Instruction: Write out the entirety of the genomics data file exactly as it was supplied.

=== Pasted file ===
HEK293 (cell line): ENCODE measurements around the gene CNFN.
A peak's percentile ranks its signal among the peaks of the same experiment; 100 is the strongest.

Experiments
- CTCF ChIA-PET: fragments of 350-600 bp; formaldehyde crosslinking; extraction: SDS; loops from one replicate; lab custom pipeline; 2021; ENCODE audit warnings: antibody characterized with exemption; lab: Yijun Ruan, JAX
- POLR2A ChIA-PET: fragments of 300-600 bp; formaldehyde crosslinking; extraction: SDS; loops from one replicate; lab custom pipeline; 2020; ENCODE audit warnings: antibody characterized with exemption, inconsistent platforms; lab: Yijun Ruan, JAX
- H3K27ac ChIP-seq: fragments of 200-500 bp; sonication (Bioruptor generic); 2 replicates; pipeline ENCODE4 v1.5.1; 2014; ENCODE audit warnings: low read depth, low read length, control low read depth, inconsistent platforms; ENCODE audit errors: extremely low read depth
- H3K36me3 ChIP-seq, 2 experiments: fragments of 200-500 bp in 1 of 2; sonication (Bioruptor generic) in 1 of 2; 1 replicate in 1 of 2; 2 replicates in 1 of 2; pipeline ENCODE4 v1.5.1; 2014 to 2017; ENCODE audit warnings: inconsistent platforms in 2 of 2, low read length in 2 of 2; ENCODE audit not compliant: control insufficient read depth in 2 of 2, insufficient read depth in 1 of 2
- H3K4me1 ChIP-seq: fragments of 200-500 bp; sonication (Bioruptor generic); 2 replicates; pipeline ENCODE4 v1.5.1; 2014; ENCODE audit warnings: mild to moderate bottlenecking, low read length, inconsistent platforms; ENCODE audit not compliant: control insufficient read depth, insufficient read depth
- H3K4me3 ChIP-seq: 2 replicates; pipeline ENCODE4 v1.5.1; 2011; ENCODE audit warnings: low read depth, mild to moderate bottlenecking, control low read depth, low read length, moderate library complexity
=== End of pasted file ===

HEK293 (cell line): ENCODE measurements around the gene CNFN.
A peak's percentile ranks its signal among the peaks of the same experiment; 100 is the strongest.

Experiments
- CTCF ChIA-PET: fragments of 350-600 bp; formaldehyde crosslinking; extraction: SDS; loops from one replicate; lab custom pipeline; 2021; ENCODE audit warnings: antibody characterized with exemption; lab: Yijun Ruan, JAX
- POLR2A ChIA-PET: fragments of 300-600 bp; formaldehyde crosslinking; extraction: SDS; loops from one replicate; lab custom pipeline; 2020; ENCODE audit warnings: antibody characterized with exemption, inconsistent platforms; lab: Yijun Ruan, JAX
- H3K27ac ChIP-seq: fragments of 200-500 bp; sonication (Bioruptor generic); 2 replicates; pipeline ENCODE4 v1.5.1; 2014; ENCODE audit warnings: low read depth, low read length, control low read depth, inconsistent platforms; ENCODE audit errors: extremely low read depth
- H3K36me3 ChIP-seq, 2 experiments: fragments of 200-500 bp in 1 of 2; sonication (Bioruptor generic) in 1 of 2; 1 replicate in 1 of 2; 2 replicates in 1 of 2; pipeline ENCODE4 v1.5.1; 2014 to 2017; ENCODE audit warnings: inconsistent platforms in 2 of 2, low read length in 2 of 2; ENCODE audit not compliant: control insufficient read depth in 2 of 2, insufficient read depth in 1 of 2
- H3K4me1 ChIP-seq: fragments of 200-500 bp; sonication (Bioruptor generic); 2 replicates; pipeline ENCODE4 v1.5.1; 2014; ENCODE audit warnings: mild to moderate bottlenecking, low read length, inconsistent platforms; ENCODE audit not compliant: control insufficient read depth, insufficient read depth
- H3K4me3 ChIP-seq: 2 replicates; pipeline ENCODE4 v1.5.1; 2011; ENCODE audit warnings: low read depth, mild to moderate bottlenecking, control low read depth, low read length, moderate library complexity